Associated Press
Grizzly bears are an endangered species, but officials in Wyoming would like to be able to regulate the population.

CHEYENNE, Wyo. — Gov. Matt Mead and other top Wyoming officials took issue Wednesday with a court ruling that keeps Yellowstone region grizzly bears on the federal endangered species list, with some saying the state could appeal in hopes of gaining jurisdiction over bear management.

Many Wyoming residents, including outfitters and cattlemen, say the state must take over grizzly bear management to allow controlled hunting that would reduce the bear population. Some environmentalists, however, say public opinion nationwide goes squarely against allowing sport hunting of the majestic predators.

A three-judge panel of the 9th Circuit Court of Appeals blocked the U.S. Fish and Wildlife Service from turning management of grizzly bears over to Wyoming and other states in the region. The judges said the future of bears is uncertain because whitebark pine trees, which provide nuts for the bears, are in decline.

Mead spokesman Renny MacKay said Tuesday's ruling troubles Mead because population goals for the bears have been met. There are an estimated 600 grizzlies in the Greater Yellowstone region, which includes Yellowstone National Park and surrounding lands in Wyoming, Montana and Idaho.

Mead "is disappointed about the court's ruling on whitebark pine and we will evaluate Wyoming's options over the coming weeks." MacKay said. He did note the governor "is pleased that the court held there are adequate regulatory mechanisms in place to conserve the recovered grizzly bear population after delisting."

Deputy Attorney General Jay Jerde said that the state's options could include asking the appeals court to reconsider, appealing to the U.S. Supreme Court or allowing the U.S. Fish and Wildlife Service to come up with another plan for delisting the grizzlies.

Rep. Pat Childers, R-Cody, has worked on wildlife issues for years. He said constituents increasingly are complaining about conflicts with the bears, which have killed four people in Wyoming and Montana in the last two years.

"There's going to be a child killed one of these days, and then possibly the judges out there in the 9th Circuit will realize that we've got a problem out here," Childers said.

Jim Magagna, executive vice president of the Wyoming Stock Growers Association, said his group supports giving the state game department the flexibility to respond to bears infringing on people's private property.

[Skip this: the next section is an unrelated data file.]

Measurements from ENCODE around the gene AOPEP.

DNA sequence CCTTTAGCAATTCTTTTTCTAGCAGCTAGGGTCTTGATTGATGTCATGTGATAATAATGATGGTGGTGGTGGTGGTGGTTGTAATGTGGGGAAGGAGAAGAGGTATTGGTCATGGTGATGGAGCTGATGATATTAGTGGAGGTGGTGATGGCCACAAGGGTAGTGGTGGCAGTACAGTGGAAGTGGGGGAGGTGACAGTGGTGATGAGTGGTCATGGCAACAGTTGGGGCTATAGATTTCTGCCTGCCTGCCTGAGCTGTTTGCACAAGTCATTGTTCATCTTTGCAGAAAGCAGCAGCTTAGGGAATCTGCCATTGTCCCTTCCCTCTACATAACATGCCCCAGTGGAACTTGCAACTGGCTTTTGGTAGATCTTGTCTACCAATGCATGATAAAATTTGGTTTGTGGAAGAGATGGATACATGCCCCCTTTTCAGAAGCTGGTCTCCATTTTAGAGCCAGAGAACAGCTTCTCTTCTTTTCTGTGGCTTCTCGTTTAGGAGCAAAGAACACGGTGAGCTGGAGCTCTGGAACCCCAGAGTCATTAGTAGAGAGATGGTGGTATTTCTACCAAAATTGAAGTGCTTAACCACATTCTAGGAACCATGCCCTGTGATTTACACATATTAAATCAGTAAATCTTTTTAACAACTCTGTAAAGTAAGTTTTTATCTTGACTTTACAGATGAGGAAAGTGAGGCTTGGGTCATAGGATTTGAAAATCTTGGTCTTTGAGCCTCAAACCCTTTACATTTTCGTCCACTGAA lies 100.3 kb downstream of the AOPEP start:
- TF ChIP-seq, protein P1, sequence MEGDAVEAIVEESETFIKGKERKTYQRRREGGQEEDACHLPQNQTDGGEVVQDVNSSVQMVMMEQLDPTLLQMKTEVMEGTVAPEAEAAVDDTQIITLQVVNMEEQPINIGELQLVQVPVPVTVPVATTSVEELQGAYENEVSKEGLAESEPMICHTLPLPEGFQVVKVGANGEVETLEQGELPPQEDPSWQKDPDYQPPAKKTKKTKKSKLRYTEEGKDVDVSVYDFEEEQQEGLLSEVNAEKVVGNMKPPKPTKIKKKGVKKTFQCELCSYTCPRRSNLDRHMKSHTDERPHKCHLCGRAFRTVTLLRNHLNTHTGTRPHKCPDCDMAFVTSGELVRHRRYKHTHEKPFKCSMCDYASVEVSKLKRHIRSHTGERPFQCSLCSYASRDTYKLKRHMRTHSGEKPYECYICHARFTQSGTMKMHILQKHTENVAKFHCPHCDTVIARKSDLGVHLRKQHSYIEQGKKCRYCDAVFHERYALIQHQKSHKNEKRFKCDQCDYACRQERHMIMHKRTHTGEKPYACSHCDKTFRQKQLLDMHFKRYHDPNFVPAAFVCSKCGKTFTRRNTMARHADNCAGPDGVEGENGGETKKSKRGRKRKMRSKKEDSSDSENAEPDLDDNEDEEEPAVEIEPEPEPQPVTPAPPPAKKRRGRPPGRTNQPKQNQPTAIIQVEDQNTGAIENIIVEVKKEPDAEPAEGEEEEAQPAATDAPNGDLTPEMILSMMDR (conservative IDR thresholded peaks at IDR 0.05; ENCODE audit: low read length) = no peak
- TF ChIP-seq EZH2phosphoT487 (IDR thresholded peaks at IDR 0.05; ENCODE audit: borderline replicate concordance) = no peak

"Unlike the wolf, the bear is destructive in many different ways," Magagna said. "The wolf generally kills livestock or maybe pets. The bear can do a lot of property damage as well."

Todd Stevie, a Pinedale outfitter who serves as president of the Wyoming Outfitters and Guides Association, said Wednesday he believes the court made the wrong decision. He said grizzlies are having a large effect on other wildlife in some areas of Wyoming.

"Science plays no part in the Endangered Species Act anymore," Stevie argued. "The anti-hunting groups don't want anything to get hunted, and they use the Endangered Species Act to keep them from getting hunted."

The Greater Yellowstone Coalition, a Montana conservation group, filed the lawsuit against ending federal protections for grizzlies that led to Tuesday's ruling.

Mike Clark, executive director of the coalition, insisted Wednesday that "the spectacle of sports hunting where people can go out and take bears for trophies or for fun is not something I think is going to go over well with the American public."

Louisa Willcox, senior wildlife advocate with the Natural Resources Defense Council in Livingston, Mont., said Wyoming game managers already have considerable authority to help ranchers and others deal with bears that might pose a threat. Her group filed papers with the appeals court on the whitebark pine issue.

Willcox said it may be possible to end federal protections for the grizzly even with the decline of the whitebark pine if the bears are allowed to re-establish sizeable populations in suitable areas, such as the Wind River Mountains of Wyoming.

"It is a social question of where on the landscape we want bears and how we're going to ensure that we're ahead of the curve in terms of conflict," Willcox said.